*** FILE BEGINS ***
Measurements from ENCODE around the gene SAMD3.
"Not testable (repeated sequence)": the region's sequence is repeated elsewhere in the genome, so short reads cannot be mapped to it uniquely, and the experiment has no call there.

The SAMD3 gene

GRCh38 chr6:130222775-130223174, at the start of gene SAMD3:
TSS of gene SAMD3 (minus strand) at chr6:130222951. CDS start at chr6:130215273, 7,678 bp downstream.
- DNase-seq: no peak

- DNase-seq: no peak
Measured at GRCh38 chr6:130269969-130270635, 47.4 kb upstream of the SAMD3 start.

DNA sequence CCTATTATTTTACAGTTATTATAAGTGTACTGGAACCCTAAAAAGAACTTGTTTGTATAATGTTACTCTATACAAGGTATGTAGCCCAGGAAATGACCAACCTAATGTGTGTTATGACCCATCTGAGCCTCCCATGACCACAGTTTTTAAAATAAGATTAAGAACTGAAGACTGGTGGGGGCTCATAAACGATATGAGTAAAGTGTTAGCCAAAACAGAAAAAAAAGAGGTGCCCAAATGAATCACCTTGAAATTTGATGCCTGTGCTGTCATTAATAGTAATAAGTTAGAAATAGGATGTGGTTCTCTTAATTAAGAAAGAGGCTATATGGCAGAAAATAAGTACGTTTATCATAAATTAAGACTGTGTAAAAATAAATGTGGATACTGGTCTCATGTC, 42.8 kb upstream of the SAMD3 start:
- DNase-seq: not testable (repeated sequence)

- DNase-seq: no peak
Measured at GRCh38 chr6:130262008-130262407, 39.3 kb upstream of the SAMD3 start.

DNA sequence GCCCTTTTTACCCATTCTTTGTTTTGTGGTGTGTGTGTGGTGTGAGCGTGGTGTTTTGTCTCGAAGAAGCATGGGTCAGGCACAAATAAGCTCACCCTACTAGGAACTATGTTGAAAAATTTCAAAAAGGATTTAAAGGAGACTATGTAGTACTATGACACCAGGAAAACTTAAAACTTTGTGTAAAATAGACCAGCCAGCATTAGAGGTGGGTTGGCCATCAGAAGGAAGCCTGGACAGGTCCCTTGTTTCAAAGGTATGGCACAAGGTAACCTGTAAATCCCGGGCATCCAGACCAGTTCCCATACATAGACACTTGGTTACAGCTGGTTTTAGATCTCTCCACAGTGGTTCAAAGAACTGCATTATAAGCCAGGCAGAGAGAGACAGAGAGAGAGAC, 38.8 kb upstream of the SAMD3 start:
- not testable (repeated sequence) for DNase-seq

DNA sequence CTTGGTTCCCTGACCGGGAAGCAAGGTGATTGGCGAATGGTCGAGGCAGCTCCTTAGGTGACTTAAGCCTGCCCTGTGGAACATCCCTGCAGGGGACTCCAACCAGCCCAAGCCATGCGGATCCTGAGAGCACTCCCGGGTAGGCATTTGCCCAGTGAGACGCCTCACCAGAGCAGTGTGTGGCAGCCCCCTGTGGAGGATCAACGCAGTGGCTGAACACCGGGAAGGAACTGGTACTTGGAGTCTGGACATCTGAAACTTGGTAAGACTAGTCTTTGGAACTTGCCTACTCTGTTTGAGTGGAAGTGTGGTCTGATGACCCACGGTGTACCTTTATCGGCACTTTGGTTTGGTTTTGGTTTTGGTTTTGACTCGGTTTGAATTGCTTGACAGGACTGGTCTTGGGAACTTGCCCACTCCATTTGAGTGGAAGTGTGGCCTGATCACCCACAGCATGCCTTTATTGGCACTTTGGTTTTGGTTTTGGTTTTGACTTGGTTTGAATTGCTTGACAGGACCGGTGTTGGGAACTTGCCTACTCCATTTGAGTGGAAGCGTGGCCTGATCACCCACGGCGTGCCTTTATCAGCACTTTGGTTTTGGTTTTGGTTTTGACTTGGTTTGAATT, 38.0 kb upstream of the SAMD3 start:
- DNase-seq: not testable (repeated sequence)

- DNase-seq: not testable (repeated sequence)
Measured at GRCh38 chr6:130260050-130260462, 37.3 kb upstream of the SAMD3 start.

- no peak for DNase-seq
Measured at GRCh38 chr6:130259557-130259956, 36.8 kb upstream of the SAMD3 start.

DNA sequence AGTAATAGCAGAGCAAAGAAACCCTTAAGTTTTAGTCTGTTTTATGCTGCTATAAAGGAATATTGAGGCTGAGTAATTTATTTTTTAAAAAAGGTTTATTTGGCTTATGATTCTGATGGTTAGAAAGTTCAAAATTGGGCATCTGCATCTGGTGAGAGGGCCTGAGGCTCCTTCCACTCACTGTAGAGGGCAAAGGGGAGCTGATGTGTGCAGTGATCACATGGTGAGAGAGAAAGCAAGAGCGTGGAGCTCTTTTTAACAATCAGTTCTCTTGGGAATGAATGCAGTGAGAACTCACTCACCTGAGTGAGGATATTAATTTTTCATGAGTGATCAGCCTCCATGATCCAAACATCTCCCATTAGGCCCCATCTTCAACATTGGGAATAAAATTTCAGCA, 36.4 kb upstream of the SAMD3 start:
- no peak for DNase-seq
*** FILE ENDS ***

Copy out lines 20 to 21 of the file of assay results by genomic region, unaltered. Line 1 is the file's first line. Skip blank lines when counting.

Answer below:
Measured at GRCh38 chr6:130259557-130259956, 36.8 kb upstream of the SAMD3 start.

DNA sequence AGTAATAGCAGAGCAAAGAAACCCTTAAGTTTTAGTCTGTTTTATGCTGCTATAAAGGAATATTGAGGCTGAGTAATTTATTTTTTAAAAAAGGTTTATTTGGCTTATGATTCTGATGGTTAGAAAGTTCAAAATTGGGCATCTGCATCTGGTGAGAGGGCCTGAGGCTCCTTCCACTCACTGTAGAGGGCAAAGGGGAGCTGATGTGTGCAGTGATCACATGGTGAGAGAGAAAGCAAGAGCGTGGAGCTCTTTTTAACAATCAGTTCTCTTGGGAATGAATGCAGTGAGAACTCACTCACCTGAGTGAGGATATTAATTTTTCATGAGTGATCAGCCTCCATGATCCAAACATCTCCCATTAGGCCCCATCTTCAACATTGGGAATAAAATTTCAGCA, 36.4 kb upstream of the SAMD3 start: